Hi there, can I import and use 3rd party Java jar libraries in Ignition?
Yes, mostly. Via the Module SDK. However, packaged modules are signed, blocking the ability of end-users to do any substitution. This makes it all but impossible to legally put GPL or LGPL or similarly-licensed code in a module.
For use only on the gateway, you could try modifying ignition.conf to include the relevant jars.
For gateway-only access you can also just drop jar files into the lib/core/gateway folder (and then restart).
Just don’t expect these to be part of any backups, available outside gateway scope, or available on another Ignition gateway unless you put them there also. Basically, you need to remember that you added those jars, else your project may someday stop working because you’ve found yourself running on an installation that does not have them.
I don’t think so. Users can simply open up a signed module and remove the code signing files such as certificates.p7b and signatures.properties. This effectively converts a signed module into an unsigned module. Users can then replace LGPL jar files. Then users can add the wrapper.java.additional.7=-Dignition.allowunsignedmodules=true flag to the ignition.conf file so that Ignition can still install the module.
Or users can replace the LGPL jars and then resign the module with their own certificate.
It seems to me that these methods make using LGPL libraries in Ignition modules possible.
Hmmm. That would be a serious gap in Ignition’s license enforcement system – the signature domain wouldn’t match the module ID. Anyone in IA care to comment on that?
Yeah, if any module can be signed by anyone else, a user could replace an LGPL jar. Totally depends on a broken signature verification system, though.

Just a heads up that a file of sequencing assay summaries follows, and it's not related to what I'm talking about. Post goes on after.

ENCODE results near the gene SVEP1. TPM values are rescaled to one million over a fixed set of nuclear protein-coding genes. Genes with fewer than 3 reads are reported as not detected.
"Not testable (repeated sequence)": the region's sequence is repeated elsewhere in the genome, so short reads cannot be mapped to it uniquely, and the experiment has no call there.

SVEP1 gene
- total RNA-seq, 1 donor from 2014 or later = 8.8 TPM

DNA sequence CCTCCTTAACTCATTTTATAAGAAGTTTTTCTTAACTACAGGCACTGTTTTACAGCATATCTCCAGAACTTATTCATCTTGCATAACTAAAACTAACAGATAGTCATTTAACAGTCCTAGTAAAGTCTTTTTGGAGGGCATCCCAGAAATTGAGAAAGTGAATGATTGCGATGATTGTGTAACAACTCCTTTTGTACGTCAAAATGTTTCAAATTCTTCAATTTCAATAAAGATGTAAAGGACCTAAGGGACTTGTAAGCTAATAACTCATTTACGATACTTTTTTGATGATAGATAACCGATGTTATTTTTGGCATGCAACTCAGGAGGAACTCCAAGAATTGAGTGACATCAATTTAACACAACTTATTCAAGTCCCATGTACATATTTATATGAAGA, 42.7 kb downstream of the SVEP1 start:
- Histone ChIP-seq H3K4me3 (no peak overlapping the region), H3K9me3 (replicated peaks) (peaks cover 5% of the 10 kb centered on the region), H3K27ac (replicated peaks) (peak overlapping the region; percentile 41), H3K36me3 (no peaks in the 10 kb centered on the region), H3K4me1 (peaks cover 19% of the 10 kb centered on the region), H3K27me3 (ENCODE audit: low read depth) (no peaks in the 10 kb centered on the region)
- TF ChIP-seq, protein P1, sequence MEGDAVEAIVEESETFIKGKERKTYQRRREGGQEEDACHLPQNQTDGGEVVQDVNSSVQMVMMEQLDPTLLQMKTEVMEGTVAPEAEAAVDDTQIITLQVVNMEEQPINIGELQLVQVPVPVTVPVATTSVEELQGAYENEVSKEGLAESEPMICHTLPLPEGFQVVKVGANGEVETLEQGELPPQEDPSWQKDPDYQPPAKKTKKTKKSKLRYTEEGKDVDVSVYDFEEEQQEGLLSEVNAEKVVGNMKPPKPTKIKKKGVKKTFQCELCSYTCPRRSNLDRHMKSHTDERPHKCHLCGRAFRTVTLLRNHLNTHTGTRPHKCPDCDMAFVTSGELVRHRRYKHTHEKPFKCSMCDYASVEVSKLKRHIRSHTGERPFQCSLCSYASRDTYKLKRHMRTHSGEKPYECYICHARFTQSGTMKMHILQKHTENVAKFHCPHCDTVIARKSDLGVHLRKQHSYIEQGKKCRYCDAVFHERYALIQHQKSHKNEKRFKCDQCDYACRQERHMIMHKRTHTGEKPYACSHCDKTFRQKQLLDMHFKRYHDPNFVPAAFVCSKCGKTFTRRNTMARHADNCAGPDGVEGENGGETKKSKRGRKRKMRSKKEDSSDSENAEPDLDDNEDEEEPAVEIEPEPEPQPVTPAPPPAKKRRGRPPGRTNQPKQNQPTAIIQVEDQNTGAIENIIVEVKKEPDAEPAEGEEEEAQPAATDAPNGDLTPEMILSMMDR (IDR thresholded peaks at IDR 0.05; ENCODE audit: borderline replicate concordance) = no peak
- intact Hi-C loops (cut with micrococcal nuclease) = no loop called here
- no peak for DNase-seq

This isn’t something we track or enforce, as good as it might sound. It puts us back in the business of policing modules and would require either a mapping built into the software and constantly updated or a connection to a web service to verify the module ID is allowed to be signed by the certificate.
As a 3rd party module author, signing currently only provides users proof that a module came from that author and the ability to treat that author as an approved source of modules.
Makes sense. My cert doesn’t have a domain name within, just my company details. I’d like my module to be able to enforce that it is only signed by me, though. Could the certificate subject string or the certificate object itself be made available in the API as part of the license object?
I think that’s an idea worth looking into. Either the thumbprint of the certificate, or the certificate itself, that signed a module could be made available somehow.
In setup() of your module hook you would then check that both the module ID you got loaded as is the one you expect and that the certificate that signed you is the one you expect. If not, throw a nasty exception and don’t start.
I hope this isn’t reviving too much of a dead thread. I’m trying to use a vendor SDK in my system that I modified slightly. I put it in both the lib\core\gateway and lib\core\common folders, both times when I try to execute the code (via a button), I get ‘Import Error: No module named ____’.
The folder structure is lib\core\gateway\OctaneSDK.jar
In OctaneSDK.jar, the folder structure is com\impinj\octane*.class and all of the classes I need reside in octane.
The code on my button is:
from com.impinj.octane import ReadTagsPeriodicTrigger reader1 = ReadTagsPeriodicTrigger('hostname=10.18.71.100')
Any recommendations? Thank you in advance!
I would also like to know if this issue was resolved.
What part? You can integrate just about any pure java jar via the module SDK. Without the SDK, options vary greatly, and vary by Ignition version.